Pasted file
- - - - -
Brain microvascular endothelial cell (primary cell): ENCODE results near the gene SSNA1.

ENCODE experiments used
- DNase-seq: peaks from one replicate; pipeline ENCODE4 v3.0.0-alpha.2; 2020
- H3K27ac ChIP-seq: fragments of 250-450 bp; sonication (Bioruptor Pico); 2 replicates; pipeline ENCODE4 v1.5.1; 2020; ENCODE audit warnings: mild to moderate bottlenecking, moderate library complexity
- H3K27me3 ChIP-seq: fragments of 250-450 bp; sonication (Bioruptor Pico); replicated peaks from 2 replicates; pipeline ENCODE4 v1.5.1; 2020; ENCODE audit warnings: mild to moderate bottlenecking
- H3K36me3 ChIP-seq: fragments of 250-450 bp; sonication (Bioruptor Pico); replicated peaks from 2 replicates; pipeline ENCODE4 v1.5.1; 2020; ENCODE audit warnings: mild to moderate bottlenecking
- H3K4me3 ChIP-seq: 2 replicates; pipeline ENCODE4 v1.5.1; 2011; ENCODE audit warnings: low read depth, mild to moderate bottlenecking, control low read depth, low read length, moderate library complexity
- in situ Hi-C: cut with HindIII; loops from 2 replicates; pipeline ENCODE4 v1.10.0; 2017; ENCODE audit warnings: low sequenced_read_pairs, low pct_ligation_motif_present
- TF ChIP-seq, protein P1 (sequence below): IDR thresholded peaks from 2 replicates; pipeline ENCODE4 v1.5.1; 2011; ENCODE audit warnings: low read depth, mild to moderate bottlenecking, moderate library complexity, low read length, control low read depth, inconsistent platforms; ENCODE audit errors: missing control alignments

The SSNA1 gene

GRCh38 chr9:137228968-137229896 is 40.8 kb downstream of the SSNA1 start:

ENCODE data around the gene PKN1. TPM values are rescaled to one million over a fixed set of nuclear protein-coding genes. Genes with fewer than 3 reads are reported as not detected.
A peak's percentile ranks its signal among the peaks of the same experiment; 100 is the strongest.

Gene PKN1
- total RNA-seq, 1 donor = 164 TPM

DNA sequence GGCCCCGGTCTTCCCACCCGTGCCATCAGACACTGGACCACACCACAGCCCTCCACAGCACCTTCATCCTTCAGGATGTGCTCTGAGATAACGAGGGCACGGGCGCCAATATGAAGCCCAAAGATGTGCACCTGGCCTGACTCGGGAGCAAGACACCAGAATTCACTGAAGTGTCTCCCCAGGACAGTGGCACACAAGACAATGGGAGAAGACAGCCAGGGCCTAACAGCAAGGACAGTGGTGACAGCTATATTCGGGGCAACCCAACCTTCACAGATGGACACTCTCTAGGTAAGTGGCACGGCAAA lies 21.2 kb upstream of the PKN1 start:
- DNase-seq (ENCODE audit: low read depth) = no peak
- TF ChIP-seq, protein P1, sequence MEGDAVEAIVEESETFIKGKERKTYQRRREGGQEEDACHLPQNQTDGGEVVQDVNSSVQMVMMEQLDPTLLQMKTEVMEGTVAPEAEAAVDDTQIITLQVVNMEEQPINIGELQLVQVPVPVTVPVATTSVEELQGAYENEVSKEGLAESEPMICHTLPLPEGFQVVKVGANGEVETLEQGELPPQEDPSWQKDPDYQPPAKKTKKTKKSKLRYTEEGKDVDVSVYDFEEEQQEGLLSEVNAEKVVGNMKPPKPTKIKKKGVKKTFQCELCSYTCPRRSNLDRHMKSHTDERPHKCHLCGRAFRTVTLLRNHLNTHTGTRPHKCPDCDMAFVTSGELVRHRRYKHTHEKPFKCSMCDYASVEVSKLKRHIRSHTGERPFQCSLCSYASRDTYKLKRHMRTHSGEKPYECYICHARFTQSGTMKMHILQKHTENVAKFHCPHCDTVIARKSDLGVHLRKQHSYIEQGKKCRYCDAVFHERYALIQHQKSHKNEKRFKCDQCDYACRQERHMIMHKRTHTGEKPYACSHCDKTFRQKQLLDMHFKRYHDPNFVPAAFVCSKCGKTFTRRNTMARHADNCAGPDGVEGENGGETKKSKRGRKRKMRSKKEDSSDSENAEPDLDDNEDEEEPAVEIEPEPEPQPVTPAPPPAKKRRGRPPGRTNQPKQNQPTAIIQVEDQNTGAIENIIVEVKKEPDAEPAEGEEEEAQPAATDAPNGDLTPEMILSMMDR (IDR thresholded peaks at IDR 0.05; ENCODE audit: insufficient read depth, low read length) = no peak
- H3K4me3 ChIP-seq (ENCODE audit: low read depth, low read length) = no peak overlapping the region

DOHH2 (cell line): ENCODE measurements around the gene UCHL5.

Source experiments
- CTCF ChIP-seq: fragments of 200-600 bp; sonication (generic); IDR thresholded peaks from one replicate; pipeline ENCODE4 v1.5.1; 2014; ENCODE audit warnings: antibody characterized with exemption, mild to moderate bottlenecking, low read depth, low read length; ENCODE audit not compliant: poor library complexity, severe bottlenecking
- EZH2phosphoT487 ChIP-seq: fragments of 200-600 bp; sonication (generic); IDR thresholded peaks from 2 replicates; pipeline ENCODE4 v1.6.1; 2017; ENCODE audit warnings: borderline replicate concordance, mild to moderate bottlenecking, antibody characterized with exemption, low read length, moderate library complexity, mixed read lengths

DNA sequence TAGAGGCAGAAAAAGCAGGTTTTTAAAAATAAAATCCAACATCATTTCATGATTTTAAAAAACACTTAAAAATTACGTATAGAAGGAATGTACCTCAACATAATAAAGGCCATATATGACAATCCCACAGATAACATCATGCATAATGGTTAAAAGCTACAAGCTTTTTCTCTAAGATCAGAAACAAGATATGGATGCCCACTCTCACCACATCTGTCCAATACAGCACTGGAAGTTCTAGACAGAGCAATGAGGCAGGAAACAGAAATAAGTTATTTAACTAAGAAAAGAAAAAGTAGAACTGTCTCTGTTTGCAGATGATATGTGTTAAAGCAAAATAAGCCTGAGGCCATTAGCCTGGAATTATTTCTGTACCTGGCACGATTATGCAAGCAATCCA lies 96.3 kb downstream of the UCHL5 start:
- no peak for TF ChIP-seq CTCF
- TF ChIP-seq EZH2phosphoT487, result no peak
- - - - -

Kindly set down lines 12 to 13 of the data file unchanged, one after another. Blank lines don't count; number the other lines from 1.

ENCODE data around the gene PKN1. TPM values are rescaled to one million over a fixed set of nuclear protein-coding genes. Genes with fewer than 3 reads are reported as not detected.
A peak's percentile ranks its signal among the peaks of the same experiment; 100 is the strongest.